The history of Ashland is right before your eyes at the old cemetery on East Main and Morton streets.
Year-round, visitors stop to read inscriptions on the carved headstones, some dating back to pre-Civil War times.
Genealogists come by, too, to piece together the past.
What: Tombstone Tales 2013, living history tours in the Ashland Cemetery
When: 4 to 6 p.m. Saturdays and Sundays, June 29-30 and July 6-7
Where: Ashland Cemetery, 750 E. Main St.
Tickets: $10 for adults, $5 for children, at the Ashland History and Railroad Museum, 258 A St., Suite 11, or at start of tour. Tours leave every 15 minutes and last one hour
For more information: Contact Victoria Law at 541-261-6605 or firstname.lastname@example.org
And on weekends through July 7, a stream of people will walk under the native oak trees, led by costumed actors portraying the life and times of some of the city's memorable characters.
A simple, flat headstone indicates the resting place of Lindsay Applegate (1808-1892), who created the advantageous Applegate Trail.
A few feet away is wife Elizabeth's grave, which is marked by a towering, cast-iron monument bedecked in ornamental garlands.
"Ashland's most important early settlers are buried here," says Victoria Law, director of the Ashland History and Railroad Museum and organizer of the annual Tombstone Tales tour.
In an hour, tourgoers will learn about 16 people who influenced Ashland, from Capt. Thomas Smith, a pioneer who befriended the Shasta Indians, to Black Bart, a gentleman highwayman who robbed stagecoaches but never stooped to stealing jewelry from women.
Clayton Gordon of Ashland will don a long, black coat to play William Powell, a cider seller who was called the "most well-known man in Ashland" in his 1913 obituary.
Patty Duggan, holding a Morse code key, will speak as Emma Howard James, the city's postmistress and a telegraph operator for Wells Fargo in the 1890s.
And Will Lowry, 10, and brother Steven Lowry, 13, will pretend to be the Bad Boys of 1899, who were notorious for being too pushy selling fruit at the Southern Pacific Railroad depot.
"A lot of these young men grew up to be leading members of the Ashland community," says Law. "By telling the stories of Ashland's ancestors, we feel we give the community a better understanding of the people who helped make our town the place we love today." She stages the tour here because of its significance to the past.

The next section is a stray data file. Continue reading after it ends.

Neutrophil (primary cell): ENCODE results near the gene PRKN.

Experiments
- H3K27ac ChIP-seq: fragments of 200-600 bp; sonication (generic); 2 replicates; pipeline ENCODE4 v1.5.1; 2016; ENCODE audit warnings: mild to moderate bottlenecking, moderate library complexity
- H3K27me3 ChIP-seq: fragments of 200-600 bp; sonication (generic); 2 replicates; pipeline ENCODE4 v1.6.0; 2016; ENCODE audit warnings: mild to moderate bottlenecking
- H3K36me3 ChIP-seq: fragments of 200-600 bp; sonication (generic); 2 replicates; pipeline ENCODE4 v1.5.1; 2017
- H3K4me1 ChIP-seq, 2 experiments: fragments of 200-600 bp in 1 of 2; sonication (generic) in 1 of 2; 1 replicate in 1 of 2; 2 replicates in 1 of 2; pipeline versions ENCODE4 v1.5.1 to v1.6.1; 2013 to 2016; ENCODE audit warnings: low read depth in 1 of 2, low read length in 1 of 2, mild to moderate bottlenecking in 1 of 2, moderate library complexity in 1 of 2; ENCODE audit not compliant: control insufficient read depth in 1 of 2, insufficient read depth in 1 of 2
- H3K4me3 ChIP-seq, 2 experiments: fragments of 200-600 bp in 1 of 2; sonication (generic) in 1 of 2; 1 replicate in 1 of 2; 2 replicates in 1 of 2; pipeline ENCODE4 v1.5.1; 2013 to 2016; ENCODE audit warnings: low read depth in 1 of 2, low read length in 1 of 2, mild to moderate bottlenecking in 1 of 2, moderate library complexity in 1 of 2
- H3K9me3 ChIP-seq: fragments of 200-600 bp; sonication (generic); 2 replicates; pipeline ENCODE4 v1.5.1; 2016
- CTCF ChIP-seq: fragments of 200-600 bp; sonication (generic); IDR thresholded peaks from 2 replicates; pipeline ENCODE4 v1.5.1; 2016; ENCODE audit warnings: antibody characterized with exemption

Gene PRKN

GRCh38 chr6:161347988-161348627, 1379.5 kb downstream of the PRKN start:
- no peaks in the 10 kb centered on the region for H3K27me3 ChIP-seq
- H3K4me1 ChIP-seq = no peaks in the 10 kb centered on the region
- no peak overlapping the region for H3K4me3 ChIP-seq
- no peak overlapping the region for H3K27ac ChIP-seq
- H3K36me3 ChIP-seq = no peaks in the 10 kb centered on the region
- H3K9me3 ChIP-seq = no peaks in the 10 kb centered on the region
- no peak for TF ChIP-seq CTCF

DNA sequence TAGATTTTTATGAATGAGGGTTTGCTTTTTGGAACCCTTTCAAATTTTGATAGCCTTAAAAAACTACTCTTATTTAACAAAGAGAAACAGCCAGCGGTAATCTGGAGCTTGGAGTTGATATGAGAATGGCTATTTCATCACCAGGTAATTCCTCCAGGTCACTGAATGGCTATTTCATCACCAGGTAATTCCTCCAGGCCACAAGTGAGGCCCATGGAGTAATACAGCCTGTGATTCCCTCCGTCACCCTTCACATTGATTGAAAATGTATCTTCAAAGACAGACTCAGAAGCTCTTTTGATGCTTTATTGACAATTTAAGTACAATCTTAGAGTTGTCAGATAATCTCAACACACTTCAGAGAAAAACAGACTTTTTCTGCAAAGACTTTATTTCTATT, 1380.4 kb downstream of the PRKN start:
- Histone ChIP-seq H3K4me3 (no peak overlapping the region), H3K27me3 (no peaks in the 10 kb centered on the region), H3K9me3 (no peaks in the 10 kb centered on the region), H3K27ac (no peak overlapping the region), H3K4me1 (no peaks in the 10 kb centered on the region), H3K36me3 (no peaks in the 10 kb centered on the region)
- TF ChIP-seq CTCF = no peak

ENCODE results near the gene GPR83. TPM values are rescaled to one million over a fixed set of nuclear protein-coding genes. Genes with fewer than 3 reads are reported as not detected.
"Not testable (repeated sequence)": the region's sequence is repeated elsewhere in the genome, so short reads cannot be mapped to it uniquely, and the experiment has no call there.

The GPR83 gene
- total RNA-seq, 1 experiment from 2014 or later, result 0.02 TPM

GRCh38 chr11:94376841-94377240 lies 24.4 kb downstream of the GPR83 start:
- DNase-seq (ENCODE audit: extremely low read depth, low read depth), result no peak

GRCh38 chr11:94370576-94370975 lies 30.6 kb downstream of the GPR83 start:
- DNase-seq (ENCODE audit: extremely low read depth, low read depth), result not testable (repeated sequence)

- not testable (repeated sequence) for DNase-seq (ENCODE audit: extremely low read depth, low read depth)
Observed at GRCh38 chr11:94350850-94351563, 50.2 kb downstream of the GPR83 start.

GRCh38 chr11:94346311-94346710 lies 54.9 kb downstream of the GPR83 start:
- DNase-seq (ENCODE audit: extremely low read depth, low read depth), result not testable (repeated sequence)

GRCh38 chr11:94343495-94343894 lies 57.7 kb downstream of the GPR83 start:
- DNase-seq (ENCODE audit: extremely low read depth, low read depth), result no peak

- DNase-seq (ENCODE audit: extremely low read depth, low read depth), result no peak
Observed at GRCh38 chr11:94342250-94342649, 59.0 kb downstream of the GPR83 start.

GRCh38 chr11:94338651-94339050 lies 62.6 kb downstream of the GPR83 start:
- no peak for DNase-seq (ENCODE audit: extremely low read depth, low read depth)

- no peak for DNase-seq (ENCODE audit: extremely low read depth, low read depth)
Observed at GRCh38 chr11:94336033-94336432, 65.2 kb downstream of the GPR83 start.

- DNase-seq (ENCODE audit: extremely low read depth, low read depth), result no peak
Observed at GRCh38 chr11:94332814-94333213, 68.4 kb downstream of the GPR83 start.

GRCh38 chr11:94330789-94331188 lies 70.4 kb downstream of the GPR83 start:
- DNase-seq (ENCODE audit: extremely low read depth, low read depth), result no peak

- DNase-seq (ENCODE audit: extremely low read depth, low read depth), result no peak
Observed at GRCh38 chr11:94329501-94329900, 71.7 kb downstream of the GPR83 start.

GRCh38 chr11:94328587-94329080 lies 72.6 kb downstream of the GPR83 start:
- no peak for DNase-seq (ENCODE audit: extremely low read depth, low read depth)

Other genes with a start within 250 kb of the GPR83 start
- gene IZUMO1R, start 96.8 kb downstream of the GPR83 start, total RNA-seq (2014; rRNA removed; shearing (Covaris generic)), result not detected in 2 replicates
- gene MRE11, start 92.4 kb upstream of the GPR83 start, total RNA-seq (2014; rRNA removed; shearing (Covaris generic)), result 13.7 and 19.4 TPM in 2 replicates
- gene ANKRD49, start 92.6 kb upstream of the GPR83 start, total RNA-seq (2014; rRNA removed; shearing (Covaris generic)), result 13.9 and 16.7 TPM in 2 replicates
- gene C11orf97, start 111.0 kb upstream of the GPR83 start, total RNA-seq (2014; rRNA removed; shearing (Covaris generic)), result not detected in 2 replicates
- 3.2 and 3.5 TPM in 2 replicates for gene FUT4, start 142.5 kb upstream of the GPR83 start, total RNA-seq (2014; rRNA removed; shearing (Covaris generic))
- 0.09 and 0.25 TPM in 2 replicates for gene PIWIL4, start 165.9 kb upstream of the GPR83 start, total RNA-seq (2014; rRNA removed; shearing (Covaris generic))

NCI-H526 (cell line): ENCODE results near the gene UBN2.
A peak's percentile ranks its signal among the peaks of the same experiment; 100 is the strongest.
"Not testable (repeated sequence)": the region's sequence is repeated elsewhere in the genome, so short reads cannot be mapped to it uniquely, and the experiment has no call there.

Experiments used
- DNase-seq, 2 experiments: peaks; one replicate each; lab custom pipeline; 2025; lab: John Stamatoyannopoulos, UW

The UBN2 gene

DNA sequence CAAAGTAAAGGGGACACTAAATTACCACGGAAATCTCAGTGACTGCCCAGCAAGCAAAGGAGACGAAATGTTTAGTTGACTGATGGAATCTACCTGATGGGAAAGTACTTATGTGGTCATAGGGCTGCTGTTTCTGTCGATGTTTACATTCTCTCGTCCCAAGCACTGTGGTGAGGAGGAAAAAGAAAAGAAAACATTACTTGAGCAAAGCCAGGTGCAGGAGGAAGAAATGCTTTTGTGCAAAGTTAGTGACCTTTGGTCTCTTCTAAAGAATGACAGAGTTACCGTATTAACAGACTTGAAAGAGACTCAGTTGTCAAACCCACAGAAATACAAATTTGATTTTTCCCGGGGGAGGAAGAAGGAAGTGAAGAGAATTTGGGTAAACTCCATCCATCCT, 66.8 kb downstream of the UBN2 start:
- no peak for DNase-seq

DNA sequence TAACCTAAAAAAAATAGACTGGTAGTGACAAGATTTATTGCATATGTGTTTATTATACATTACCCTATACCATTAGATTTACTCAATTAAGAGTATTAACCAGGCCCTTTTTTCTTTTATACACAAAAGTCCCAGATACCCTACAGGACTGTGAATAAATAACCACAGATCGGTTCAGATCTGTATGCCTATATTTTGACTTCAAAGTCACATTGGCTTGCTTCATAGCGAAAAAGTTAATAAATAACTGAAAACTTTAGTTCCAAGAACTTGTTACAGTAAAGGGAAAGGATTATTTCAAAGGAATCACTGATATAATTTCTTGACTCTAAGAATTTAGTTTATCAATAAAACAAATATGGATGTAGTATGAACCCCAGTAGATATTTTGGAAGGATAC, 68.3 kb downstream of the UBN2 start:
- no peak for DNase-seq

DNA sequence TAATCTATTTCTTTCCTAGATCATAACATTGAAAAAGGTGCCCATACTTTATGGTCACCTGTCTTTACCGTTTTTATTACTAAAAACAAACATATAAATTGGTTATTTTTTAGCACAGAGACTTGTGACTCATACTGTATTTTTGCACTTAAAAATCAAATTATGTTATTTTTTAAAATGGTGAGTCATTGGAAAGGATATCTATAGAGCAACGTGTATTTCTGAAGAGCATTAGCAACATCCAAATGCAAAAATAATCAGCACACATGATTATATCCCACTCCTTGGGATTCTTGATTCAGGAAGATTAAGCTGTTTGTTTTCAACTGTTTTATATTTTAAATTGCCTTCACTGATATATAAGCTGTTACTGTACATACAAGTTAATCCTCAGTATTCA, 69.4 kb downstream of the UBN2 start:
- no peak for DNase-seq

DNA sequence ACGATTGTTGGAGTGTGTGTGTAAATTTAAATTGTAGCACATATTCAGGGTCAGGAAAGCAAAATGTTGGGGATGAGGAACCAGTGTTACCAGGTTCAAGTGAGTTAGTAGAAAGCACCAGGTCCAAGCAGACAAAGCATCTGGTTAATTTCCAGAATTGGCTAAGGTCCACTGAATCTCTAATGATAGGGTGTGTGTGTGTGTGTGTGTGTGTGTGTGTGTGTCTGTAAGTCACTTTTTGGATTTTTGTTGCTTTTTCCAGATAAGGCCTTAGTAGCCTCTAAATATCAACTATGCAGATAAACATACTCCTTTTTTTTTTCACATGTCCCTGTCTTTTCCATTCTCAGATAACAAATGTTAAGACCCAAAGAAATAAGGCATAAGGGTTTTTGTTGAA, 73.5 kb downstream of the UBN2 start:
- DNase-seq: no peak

Like the city's other cemeteries — Hargadine and Mountain View — the Ashland Cemetery is listed on the National Register of Historic Places.
Dave Hogan, the city's cemetery sexton, believes that the Ashland Cemetery probably started like other pioneer graveyards. Someone was buried on private land. Then another person. Then another.
Finally, the landowner decided to formally call it a cemetery and donate the land to be cared for by the city.
In this case, Isaac D. Smith claimed the land and a small burial ground was established in the 1850s, when most newcomers were passing through to pan for gold.
In 1852, early settlers Abel Helman and Eber Emery started the first permanent enterprise, a water-powered sawmill on the banks of Ashland Creek.
Two years later, they erected a flour mill on land that is now the entrance to Lithia Park.
These businesses supplied much-needed staples for the settlement's future prosperity.
The flour mill — called "Ashland Mills," arguably after Helman's hometown of Ashland, Ohio — was the cornerstone of the town that inspired its name.
Wagons would circle in front of the mill, carving out what is known today as the Plaza.
In 1872, Emery purchased Smith's land, including the burial ground, which is less than a mile from City Hall.
Emery later sold it to the Ashland School District, placing the land in public ownership.
When the cemetery was surveyed, new plots were laid out and numbered.
Hogan says there are now 2,487 graves.
People can still be laid to rest here — there was an interment last year — but they are cremated, since new digging may disturb an unmarked grave.
In the early 1960s, workers removed more than 800 feet of old curbing that outlined many of the lots.
Today, Railroad District cottages, built by conductors, engineers and brakemen in the 1880s, and modern condos box in the 4.64-acre parcel.
Thousands of drivers pass by the grassy grounds each week, barely glancing up at the curved sheet-metal arch that marks the entrance on East Main Street.
When dog-walkers and others do turn off the sidewalk to enter the site, they can see craftsmanship up close.
Headstones and monuments were created out of Italian, Vermont and locally quarried marble as well as granite and other native materials.
An Ashland Daily Tidings' story in 1886 credited stonecutters James and Ann Hill Russell "for much of the best work in the cemeteries here." From 1865 to 1915, they chiseled markers adorned with fraternal symbols, flowers, egg-and-dart detail, and clasped hands.
A tall marker in memory of Elizabeth Williams, who died in 1903, states: "Gone from our home, but not from our hearts."
Reach reporter Janet Eastman at 541-776-4465 or email@example.com